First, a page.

Economic/Market Highlights 11/21/08: V-O-L-A-T-I-L-I-T-Y !!
Posted by Larry Doyle on November 22, 2008 4:10 PM |
The fact that the equity markets totally reversed yesterday’s 5-6% selloff is not the biggest story of the day. In short, 400-500 point swings either way have become so normal as to not be a big deal. But they are a big deal and I will explain why shortly.
At 2:30pm the equity markets were basically unchanged. By 3:45pm the equity markets had rallied by 5-6% primarily on the announcement of Tim Geithner, NY Fed chair, as the nominee to be Treasury Secretary, while the other candidate for that role, Harvard professor and former Tsy Secretary for Bill Clinton, Larry Summers will be a senior White House economic advisor. Well done by Barack to get both on the team.
The markets respect Geithner and he will be easily approved. Summers would have faced some grilling for sexist comments he made while President of Harvard as well as the fact that he has already been Tsy Secy and it would have been viewed as “the more things change the more they stay the same”. Geithner obviously knows where all the bones are buried on Wall St. having worked very closely with Paulson over the entirety of this financial fiasco. The transition should be seamless. Geithner and Paulson have different styles but both are respected by Wall St. even if Paulson is not fully liked by Main St. The markets respect Geithner and this is obviously very important.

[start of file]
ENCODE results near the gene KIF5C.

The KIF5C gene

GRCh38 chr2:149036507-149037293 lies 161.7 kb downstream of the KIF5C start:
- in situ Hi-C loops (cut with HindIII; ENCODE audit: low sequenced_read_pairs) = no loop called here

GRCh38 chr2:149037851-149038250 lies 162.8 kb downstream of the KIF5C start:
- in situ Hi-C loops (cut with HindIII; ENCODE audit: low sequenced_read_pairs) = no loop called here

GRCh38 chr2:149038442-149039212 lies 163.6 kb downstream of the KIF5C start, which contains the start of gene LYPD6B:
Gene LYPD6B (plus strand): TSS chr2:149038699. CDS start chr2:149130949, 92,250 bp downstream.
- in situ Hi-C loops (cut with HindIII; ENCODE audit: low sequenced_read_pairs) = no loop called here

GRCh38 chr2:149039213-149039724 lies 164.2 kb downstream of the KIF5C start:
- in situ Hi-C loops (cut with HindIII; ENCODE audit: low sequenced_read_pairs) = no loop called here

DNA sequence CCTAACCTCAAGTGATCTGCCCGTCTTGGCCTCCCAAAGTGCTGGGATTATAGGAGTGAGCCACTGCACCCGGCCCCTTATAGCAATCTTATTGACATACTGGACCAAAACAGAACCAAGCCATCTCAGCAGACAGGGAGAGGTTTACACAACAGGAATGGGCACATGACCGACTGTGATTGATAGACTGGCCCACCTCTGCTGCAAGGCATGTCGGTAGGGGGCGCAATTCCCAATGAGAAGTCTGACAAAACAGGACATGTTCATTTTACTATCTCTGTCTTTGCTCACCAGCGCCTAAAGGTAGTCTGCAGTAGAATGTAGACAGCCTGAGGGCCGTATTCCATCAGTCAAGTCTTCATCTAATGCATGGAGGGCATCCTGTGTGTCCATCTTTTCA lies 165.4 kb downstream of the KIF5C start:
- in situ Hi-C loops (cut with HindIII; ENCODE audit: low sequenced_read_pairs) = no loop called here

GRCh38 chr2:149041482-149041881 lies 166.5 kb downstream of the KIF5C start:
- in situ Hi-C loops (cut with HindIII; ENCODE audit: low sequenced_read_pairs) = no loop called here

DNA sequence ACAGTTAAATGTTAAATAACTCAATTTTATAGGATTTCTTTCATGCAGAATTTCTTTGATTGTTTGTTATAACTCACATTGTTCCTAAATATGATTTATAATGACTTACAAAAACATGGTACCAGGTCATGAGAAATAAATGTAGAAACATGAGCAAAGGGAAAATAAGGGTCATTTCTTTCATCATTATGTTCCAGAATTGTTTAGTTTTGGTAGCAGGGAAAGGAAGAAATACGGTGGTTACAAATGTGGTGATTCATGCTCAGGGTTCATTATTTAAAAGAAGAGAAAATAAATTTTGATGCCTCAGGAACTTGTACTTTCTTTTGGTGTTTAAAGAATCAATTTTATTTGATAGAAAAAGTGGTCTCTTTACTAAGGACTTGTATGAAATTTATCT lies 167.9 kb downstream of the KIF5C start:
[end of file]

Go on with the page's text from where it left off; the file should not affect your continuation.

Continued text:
Read more here as to “Obama Likely to Pick Fed’s Geithner for Treasury.”
While Geithner and Summers are obviously highly respected they are not Houdini and they will not be able to singlehandedly turn our economy or markets around based on their name alone. If they can influence Barack that a cut in the capital gains tax rate along with a freeze in the overall tax rates is in the best interests of our markets, our economy, and our citizens, well maybe I’ll start calling them Harry!!
In the midst of the Geithner news and the rally in equities, I personally think that there was a much bigger trade that occurred today and I will watch closely to see if this trade becomes a trend. When equities were unchanged on the day, 10yr government bonds had sold off by 20bps (a huge move and a reversal of 2/3rds of yesterday’s up move) while gold and silver rallied by 5% and oil had rallied by 2-3%. Gold is now back to $800/oz which means it is virtually unchanged in price over the last 12 months while oil is down almost 50% in the same time period and equities are down 40-50%. While many market participants are highlighting the risk of deflation, I still believe inflation is the greater long term risk. We will watch the price action of these commodities closely.